Rafkin’s work also proved to be incredibly informative, but in a fun way. Think of learning about seemingly drab concepts like climate change and the propulsion systems of sophisticated boats while being distracted by a riveting plot, now that’s what I call learning made easy. Also, conversations are filled with light-hearted banter and interesting interactions that help to portray the characters, especially members of ORCA as humans and not just ice-cold killers or superheroes in the Superman class. Although, some of the explanations on boring concepts seemed redundant and there were places where characters recounted entire experiences that readers were already privy to.
The Green Alliance is a thrilling action adventure story that kept me entertained to the last page.
Pages: 287 | ASIN: B082RJ2STT
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Banks and O’Neil are on a mission, and they have a defined target: Clint Holden. Obtaining access to one Clint Holden will not be the easiest of tasks, though. Making their way from their own world to Clint’s is the first obstacle. Finding him among the masses of country folk is their second. Standing, unknowingly, in their way is Jason Cooper, a washed-up police officer still biding his time on the force. Banks and O’Neil face some interesting obstacles as they search for Clint Holden and seek to accomplish their mission. If they can get past Cooper, finding Clint will be a breeze, or will it?
Requiem, Changing Times, by R.J. Parker, is an adventure of otherworldly proportions. Peppered with humor, steeped in suspense, and filled with everything fantasy fans seek, Parker’s novel delivers it all.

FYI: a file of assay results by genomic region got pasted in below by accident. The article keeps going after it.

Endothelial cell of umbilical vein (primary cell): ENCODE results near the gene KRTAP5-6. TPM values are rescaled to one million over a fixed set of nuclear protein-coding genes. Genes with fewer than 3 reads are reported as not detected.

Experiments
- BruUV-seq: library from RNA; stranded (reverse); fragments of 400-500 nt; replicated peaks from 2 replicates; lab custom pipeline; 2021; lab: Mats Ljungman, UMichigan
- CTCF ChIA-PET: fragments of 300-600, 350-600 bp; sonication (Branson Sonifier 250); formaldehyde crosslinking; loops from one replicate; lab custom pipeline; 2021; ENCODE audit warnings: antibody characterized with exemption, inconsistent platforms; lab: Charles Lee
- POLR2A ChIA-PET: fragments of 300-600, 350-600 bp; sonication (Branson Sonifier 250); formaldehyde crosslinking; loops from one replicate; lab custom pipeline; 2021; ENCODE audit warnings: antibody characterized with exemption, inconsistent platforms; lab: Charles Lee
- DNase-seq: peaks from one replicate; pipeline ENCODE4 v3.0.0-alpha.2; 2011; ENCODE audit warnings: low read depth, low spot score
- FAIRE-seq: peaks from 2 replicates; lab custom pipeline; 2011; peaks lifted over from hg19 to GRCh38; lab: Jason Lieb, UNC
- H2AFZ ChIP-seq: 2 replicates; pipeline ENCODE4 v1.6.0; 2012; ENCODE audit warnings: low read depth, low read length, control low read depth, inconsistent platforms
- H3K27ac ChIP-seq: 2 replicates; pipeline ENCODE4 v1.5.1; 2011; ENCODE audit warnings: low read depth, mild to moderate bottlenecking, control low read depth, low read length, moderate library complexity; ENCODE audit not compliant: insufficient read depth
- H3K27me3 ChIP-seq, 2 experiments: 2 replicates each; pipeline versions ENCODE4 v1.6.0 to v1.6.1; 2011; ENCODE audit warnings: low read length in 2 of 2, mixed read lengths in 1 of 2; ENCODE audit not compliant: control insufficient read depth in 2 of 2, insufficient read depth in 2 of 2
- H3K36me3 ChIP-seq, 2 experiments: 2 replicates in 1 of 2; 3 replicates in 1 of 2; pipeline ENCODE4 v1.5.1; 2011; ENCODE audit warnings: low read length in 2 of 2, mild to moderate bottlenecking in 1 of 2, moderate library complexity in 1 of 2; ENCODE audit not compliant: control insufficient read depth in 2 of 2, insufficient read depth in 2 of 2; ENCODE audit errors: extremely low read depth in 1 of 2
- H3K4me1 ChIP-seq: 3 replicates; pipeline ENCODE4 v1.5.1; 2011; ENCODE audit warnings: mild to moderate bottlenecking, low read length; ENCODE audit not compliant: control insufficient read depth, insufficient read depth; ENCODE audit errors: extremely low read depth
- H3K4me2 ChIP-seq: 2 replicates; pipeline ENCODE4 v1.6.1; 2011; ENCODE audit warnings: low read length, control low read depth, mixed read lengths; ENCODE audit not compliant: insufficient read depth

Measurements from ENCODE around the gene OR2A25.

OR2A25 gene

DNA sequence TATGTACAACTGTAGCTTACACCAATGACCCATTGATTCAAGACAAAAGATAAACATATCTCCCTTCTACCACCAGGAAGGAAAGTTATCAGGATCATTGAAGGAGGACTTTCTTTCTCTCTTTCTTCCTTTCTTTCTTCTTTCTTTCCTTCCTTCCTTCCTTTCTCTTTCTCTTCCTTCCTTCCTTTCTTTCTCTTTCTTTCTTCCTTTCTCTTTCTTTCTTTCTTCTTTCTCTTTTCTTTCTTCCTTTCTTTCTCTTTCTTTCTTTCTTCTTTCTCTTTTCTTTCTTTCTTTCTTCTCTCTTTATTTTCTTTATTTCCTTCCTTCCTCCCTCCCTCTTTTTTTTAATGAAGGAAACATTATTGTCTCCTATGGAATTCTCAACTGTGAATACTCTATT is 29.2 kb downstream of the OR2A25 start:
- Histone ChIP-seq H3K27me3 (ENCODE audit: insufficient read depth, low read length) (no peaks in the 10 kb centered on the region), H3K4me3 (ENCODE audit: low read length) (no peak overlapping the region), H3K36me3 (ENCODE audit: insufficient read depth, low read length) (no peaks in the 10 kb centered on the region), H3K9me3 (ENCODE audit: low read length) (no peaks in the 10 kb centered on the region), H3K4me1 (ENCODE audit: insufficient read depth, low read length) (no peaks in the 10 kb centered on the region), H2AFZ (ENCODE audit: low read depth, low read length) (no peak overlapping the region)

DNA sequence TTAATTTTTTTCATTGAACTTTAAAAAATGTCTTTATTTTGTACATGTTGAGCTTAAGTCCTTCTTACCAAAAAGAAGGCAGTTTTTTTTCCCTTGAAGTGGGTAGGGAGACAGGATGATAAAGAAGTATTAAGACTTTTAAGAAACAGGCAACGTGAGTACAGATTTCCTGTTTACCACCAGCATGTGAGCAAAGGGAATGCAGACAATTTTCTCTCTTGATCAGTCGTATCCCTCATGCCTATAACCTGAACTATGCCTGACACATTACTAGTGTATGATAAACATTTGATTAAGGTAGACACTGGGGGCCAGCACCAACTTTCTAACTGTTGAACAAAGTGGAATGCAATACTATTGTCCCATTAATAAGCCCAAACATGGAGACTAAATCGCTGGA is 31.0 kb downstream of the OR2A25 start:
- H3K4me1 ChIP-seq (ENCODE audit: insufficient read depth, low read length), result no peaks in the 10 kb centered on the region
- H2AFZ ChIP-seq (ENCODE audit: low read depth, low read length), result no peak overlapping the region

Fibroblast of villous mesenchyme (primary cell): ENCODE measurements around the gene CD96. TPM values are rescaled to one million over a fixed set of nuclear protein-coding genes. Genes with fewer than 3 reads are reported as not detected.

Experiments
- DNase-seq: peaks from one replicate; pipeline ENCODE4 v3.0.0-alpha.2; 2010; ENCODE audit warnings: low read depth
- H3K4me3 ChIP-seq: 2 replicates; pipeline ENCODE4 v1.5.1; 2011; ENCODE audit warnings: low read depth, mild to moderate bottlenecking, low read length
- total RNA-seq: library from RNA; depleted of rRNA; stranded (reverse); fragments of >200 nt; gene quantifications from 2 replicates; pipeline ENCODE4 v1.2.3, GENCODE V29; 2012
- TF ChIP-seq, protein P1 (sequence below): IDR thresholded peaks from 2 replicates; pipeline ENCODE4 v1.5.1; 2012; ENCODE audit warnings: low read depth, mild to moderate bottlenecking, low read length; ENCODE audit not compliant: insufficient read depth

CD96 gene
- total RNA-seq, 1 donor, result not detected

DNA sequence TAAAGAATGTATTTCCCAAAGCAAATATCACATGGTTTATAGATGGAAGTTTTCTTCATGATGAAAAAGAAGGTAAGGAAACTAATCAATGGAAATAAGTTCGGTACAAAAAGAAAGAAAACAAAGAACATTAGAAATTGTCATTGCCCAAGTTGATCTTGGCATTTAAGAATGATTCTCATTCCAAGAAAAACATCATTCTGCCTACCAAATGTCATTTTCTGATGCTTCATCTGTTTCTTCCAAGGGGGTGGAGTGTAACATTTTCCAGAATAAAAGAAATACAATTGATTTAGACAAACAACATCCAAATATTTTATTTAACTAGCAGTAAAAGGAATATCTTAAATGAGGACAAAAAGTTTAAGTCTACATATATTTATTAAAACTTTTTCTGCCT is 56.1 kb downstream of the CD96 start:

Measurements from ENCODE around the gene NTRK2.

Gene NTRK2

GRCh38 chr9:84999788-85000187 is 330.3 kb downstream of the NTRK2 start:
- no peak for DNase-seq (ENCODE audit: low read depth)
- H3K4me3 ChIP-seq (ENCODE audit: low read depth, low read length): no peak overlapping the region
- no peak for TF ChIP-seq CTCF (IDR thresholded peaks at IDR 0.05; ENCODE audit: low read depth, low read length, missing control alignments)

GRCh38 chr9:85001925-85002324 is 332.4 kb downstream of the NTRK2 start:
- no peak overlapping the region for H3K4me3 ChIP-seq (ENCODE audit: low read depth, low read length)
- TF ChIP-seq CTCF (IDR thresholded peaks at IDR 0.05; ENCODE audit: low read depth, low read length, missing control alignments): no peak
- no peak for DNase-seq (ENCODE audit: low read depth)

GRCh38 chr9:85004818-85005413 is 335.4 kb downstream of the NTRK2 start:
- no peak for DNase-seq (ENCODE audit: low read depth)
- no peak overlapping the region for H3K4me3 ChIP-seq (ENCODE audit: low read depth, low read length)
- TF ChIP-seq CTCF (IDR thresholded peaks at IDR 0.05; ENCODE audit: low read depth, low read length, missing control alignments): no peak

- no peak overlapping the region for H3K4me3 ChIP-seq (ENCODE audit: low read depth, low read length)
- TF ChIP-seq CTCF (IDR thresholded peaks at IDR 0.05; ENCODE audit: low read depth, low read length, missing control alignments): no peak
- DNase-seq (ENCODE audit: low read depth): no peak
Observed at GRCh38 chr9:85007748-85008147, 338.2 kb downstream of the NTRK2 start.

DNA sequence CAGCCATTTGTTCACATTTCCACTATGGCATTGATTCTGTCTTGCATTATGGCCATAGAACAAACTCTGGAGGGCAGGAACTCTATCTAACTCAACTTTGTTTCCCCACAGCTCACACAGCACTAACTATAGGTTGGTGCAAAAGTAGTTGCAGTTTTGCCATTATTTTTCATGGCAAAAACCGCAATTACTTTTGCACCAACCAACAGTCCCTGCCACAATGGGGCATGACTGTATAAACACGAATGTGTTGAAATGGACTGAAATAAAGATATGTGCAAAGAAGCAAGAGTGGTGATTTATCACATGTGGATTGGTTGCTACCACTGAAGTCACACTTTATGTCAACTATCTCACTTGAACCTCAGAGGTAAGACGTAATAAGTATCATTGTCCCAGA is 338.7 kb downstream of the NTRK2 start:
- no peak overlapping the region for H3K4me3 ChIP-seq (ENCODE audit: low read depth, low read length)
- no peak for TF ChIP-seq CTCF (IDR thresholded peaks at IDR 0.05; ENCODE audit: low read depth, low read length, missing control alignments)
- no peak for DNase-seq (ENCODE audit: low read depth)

I enjoy humor in any fiction book I read. Some plots call for it more than others. Parker understands this better than anyone. Throughout this unique plot alternately set on Earth and beyond, Parker manages quite well to give lighthearted lines to his cast of characters. Their exchanges are welcome breaks to some of the more intensely focused exchanges.
One aspect of the book that did tend to interfere with the flow was the introduction of accents by some of the characters. Rather thick and intricate accents permeate much of the reading and require some rescanning of text to fully grasp the character’s intent. While I am all for accents and a true-to-life feel, these accents seemed to halt the flow somewhat.
Parker introduces Clint and Corbin as relatable characters readers will appreciate and find likable. Watching the entire adventure unfold with school-age boys as the key protagonists makes the story all the more relatable. Readers who want the feel of the adventure stories from their youth will find Requiem, Changing Times right up their alley. Complete with school drama and a teacher every reader will love to hate, Parker’s novel sets up a fantastic background for the two main characters, Clint and Corbin.
I highly recommend Requiem, Changing Times to any reader seeking a new science fiction fantasy. Those of us intrigued with stories of the extraterrestrial will find Clint and Corbin’s adventure a fast-paced quick read for its length. Memorable characters and a unique set of circumstances involving the two young boys make Requiem, Changing Times a must-read.
Pages: 450 | ASIN: B07XY439NX
Tags: action, adventure, author, book, book review, bookblogger, Changing Times, ebook, fantasy, fiction, goodreads, kindle, kobo, literature, mystery, nook, novel, read, reader, reading, requiem, RJ Parker, science fiction, story, suspense, thriller, writer, writing
Forging of a Knight: Knighthood’s End finds Qualtan on the run and his friends turned against him. What was the inspiration for the setup to this thrilling story?